Acts of aggression by other drivers, busy commutes, and your own stress can lead to dangerous driving situations. Don’t let frustrations escalate into the commonplace habits of aggressive drivers. Keep the death toll down and avoid being one of 5 million annual US collisions that cost more money than you realize. Know how to prevent road rage, starting with yourself.
Want to get to work happier? Follow these simple tips to keep calm, drive safely and prevent road rage from ruining your day.
5 SIMPLE TIPS TO CALM ROAD RAGE & ACHIEVE DRIVING BLISS
1. TAKE TIME & BE PREPARED FOR YOUR DRIVE
Safe driving starts the night before. Morning rushes increase the chance of accidents. Not only can driving drowsy be as dangerous as driving under the influence, but it makes for raw nerves that quickly flare.
18 hours of being awake is the same as being legally drunk.
100,000 accidents annually are caused by drowsy driving.
Breakfast in bed is romantic. Breakfast in the car is a recipe for disaster. Eating on the Road is deadly distraction. Get an automatic coffee pot that has a timer and use the 15 minutes it takes coffee to kick-in to prepare your GPS, finish getting ready, and relax. If you don’t have time for your morning cup or vittles at home, skip the drive-thru and wait.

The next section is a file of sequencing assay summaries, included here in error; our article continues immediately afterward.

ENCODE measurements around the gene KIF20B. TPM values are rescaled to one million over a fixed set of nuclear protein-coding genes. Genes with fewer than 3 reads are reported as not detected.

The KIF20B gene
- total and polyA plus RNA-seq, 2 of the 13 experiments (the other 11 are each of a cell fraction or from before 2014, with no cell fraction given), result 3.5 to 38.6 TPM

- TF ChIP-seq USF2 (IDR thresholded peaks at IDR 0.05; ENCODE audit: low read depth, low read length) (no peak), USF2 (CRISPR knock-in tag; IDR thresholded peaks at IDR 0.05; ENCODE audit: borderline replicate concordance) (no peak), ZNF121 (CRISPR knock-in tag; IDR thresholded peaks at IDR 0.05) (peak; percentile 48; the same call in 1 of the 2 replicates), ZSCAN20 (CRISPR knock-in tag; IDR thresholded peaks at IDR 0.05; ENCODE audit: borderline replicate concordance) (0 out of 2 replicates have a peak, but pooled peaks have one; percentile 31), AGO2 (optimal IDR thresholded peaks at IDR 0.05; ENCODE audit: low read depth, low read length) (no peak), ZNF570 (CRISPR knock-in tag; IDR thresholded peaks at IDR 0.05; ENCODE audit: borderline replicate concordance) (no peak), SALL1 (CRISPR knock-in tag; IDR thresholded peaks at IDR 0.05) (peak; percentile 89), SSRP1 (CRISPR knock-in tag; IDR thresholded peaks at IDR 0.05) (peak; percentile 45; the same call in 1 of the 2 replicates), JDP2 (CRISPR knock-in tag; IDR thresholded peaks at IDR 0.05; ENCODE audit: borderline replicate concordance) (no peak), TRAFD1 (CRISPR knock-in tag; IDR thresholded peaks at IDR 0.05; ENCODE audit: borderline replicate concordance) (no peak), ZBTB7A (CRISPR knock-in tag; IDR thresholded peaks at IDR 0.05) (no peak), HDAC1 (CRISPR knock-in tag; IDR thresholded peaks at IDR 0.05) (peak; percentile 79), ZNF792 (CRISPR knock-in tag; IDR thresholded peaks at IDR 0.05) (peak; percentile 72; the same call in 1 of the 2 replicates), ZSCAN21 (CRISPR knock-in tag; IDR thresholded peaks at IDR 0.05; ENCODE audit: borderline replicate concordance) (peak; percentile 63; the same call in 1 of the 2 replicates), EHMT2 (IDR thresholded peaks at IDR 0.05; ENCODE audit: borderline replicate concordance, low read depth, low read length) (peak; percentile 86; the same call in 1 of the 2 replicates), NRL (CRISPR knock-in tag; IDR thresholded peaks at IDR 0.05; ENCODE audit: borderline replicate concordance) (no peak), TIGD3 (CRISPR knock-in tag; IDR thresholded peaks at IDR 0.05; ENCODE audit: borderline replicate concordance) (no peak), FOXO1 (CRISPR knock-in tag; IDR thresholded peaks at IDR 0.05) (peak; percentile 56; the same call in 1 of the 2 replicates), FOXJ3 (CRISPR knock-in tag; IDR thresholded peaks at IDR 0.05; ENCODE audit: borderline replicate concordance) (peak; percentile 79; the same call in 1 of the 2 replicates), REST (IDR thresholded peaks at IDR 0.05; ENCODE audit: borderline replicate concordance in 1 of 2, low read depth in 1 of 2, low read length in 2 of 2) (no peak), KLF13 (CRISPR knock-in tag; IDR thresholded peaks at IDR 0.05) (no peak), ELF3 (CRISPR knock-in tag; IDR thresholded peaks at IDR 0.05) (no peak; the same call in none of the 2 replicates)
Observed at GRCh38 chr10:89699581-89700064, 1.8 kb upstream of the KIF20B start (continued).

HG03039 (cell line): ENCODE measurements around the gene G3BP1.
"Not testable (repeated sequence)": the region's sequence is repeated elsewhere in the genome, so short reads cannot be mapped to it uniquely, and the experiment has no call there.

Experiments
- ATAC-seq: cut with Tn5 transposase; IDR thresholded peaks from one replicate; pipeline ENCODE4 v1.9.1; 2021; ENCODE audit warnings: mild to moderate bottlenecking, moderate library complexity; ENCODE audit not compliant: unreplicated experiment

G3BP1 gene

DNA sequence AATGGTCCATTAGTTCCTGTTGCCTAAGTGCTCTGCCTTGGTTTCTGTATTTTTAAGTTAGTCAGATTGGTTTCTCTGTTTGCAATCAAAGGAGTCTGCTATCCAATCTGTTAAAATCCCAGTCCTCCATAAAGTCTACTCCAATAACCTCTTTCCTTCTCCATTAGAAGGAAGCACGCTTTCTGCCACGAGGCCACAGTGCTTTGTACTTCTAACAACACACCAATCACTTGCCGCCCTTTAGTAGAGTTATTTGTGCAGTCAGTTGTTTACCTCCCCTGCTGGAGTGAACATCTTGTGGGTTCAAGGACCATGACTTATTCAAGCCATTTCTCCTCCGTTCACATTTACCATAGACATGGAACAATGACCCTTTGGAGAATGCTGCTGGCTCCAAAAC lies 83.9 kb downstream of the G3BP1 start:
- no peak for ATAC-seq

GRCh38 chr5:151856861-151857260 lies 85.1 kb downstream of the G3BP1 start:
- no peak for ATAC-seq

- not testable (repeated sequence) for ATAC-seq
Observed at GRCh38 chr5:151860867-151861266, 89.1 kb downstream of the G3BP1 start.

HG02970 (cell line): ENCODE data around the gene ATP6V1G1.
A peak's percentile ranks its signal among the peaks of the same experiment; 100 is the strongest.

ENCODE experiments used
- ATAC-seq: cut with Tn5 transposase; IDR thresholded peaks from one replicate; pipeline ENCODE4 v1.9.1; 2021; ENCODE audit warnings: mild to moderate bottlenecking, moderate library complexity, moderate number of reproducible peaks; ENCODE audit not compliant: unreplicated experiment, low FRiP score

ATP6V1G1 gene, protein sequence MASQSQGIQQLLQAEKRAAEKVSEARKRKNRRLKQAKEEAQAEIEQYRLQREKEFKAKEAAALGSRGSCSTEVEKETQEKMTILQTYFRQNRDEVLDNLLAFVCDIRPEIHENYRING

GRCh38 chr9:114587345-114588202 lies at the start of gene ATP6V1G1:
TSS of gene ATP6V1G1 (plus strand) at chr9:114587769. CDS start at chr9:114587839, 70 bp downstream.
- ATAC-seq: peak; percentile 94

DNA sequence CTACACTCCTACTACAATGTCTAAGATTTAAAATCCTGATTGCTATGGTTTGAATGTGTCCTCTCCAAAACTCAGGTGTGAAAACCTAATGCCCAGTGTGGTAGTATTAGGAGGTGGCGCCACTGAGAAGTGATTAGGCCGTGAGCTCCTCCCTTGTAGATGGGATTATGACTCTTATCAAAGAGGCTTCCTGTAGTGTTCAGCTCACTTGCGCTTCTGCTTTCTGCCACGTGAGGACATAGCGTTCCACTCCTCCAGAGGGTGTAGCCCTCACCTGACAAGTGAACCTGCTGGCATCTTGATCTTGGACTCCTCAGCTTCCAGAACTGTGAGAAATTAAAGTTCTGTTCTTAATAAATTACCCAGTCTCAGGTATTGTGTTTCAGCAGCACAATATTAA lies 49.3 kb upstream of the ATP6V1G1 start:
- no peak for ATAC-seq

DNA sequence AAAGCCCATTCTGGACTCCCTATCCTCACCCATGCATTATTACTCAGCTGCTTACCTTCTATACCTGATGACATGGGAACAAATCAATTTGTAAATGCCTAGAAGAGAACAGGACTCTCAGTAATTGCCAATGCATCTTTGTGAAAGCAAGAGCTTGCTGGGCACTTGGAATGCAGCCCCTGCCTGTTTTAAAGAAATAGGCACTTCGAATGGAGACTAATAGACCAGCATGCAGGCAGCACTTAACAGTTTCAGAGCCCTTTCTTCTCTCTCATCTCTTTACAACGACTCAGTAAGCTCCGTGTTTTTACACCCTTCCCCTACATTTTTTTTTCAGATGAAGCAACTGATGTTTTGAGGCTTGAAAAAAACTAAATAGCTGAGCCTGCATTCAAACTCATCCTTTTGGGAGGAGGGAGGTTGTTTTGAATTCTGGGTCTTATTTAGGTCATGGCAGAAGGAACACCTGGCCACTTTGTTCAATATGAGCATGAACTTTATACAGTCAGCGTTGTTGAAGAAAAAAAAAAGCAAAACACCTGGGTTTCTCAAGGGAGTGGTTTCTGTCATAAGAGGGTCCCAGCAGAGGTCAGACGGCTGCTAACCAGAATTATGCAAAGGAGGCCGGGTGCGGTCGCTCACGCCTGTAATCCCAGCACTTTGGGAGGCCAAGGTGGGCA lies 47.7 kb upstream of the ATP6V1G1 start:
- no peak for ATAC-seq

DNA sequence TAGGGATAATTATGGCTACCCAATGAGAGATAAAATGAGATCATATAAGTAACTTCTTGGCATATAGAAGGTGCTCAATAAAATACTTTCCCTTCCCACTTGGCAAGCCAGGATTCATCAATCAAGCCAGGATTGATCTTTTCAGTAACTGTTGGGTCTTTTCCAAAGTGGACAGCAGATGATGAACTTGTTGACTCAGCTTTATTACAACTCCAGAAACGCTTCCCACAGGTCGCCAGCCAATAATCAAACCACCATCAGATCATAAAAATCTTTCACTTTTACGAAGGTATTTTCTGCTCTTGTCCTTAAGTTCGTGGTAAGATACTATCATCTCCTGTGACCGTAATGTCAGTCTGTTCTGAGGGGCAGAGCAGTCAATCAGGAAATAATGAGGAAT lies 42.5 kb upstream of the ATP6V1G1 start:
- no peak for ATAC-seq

- There is an 80% higher chance of an accident when you eat and drive
- Drivers drinking a beverage are 18% more likely to experience less-than-ideal lane control
- The National Highway Traffic Safety Administration
Once in the car, your only focus should be driving. One-eyed mascara Olympics and Half Windsor knots are not things to do on the road. Make arrangements ahead to avoid texting and driving.
After drunk driving, speeding is the second leading cause of fatalities. Set reasonable expectations of drive time, plan ahead, and allow plenty of time. 10 extra minutes can set the pace for a relaxed, anger-free and focused drive.
2. BE YOUR BEST NEIGHBOR
The Golden Rule is the gold standard for safe driving. Give that driver who suddenly changed lanes the benefit of the doubt. When aggravated, take a few deep, slow breaths. Your daily drive is a great time to practice patience and find your inner Zen.
Mind your manners, even when other drivers do not:
- No tailgating
- Yield the right-of-way. Merging is a zipper, not a speedway. Failing to yield is one of the highest causes of accidents.
- Leave the left lane for passing only
- Respect traffic rules, signs & drivers
- Use turn signals and let people in
- Be understanding & patient
- Be polite. Share the road. Apologize when you are in the wrong. A simple smile and humble wave goes a long way to disarm potential conflict.
3. TUNE INTO CALM WITH LITTLE WAYS TO RELAX
SOUNDS OF BLISS
Research has shown that listening to some types of music or conversational sounds can reduce stress, boredom, and anxiety that lead to impatience. Some background noise has even been shown to increase focus. However, while music can be a salve, music can also rank among the deadly driving sins. Remember, you want to prevent and calm road rage.